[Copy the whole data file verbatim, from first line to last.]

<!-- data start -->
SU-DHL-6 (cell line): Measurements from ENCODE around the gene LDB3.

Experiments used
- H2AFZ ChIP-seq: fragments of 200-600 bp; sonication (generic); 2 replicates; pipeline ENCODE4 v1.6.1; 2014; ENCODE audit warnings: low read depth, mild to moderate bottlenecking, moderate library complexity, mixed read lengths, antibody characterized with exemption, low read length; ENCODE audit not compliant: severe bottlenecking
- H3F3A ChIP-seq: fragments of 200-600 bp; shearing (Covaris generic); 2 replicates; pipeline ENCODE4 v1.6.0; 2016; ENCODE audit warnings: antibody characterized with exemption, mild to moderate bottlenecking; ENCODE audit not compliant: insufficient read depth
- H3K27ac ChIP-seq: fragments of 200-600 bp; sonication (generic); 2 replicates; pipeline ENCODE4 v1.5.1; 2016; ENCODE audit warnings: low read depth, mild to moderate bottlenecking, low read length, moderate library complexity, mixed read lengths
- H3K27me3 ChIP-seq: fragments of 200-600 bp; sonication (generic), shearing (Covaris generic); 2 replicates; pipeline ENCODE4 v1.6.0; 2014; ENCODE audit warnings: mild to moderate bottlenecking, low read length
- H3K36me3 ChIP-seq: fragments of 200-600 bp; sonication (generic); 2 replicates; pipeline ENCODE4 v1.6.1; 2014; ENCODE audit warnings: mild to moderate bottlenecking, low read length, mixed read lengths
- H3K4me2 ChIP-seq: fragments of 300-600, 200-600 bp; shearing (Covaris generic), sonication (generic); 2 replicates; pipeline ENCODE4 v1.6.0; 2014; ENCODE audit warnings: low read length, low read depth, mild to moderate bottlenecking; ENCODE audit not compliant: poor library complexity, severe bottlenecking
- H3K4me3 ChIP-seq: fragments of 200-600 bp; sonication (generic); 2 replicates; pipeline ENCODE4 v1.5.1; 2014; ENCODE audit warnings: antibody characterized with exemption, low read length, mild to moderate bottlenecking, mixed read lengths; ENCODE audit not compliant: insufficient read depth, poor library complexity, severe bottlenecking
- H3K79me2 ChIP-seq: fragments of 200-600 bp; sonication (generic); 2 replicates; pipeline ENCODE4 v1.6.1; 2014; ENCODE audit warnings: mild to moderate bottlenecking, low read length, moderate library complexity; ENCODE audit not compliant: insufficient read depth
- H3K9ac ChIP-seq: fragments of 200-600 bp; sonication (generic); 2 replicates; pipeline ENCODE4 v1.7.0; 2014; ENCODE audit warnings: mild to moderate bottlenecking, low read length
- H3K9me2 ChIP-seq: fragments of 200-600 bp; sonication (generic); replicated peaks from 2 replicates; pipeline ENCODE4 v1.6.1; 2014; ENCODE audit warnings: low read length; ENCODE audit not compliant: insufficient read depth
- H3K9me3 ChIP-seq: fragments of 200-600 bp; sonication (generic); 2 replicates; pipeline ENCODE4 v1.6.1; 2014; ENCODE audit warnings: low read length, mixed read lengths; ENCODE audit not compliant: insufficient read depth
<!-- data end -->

SU-DHL-6 (cell line): Measurements from ENCODE around the gene LDB3.

Experiments used
- H2AFZ ChIP-seq: fragments of 200-600 bp; sonication (generic); 2 replicates; pipeline ENCODE4 v1.6.1; 2014; ENCODE audit warnings: low read depth, mild to moderate bottlenecking, moderate library complexity, mixed read lengths, antibody characterized with exemption, low read length; ENCODE audit not compliant: severe bottlenecking
- H3F3A ChIP-seq: fragments of 200-600 bp; shearing (Covaris generic); 2 replicates; pipeline ENCODE4 v1.6.0; 2016; ENCODE audit warnings: antibody characterized with exemption, mild to moderate bottlenecking; ENCODE audit not compliant: insufficient read depth
- H3K27ac ChIP-seq: fragments of 200-600 bp; sonication (generic); 2 replicates; pipeline ENCODE4 v1.5.1; 2016; ENCODE audit warnings: low read depth, mild to moderate bottlenecking, low read length, moderate library complexity, mixed read lengths
- H3K27me3 ChIP-seq: fragments of 200-600 bp; sonication (generic), shearing (Covaris generic); 2 replicates; pipeline ENCODE4 v1.6.0; 2014; ENCODE audit warnings: mild to moderate bottlenecking, low read length
- H3K36me3 ChIP-seq: fragments of 200-600 bp; sonication (generic); 2 replicates; pipeline ENCODE4 v1.6.1; 2014; ENCODE audit warnings: mild to moderate bottlenecking, low read length, mixed read lengths
- H3K4me2 ChIP-seq: fragments of 300-600, 200-600 bp; shearing (Covaris generic), sonication (generic); 2 replicates; pipeline ENCODE4 v1.6.0; 2014; ENCODE audit warnings: low read length, low read depth, mild to moderate bottlenecking; ENCODE audit not compliant: poor library complexity, severe bottlenecking
- H3K4me3 ChIP-seq: fragments of 200-600 bp; sonication (generic); 2 replicates; pipeline ENCODE4 v1.5.1; 2014; ENCODE audit warnings: antibody characterized with exemption, low read length, mild to moderate bottlenecking, mixed read lengths; ENCODE audit not compliant: insufficient read depth, poor library complexity, severe bottlenecking
- H3K79me2 ChIP-seq: fragments of 200-600 bp; sonication (generic); 2 replicates; pipeline ENCODE4 v1.6.1; 2014; ENCODE audit warnings: mild to moderate bottlenecking, low read length, moderate library complexity; ENCODE audit not compliant: insufficient read depth
- H3K9ac ChIP-seq: fragments of 200-600 bp; sonication (generic); 2 replicates; pipeline ENCODE4 v1.7.0; 2014; ENCODE audit warnings: mild to moderate bottlenecking, low read length
- H3K9me2 ChIP-seq: fragments of 200-600 bp; sonication (generic); replicated peaks from 2 replicates; pipeline ENCODE4 v1.6.1; 2014; ENCODE audit warnings: low read length; ENCODE audit not compliant: insufficient read depth
- H3K9me3 ChIP-seq: fragments of 200-600 bp; sonication (generic); 2 replicates; pipeline ENCODE4 v1.6.1; 2014; ENCODE audit warnings: low read length, mixed read lengths; ENCODE audit not compliant: insufficient read depth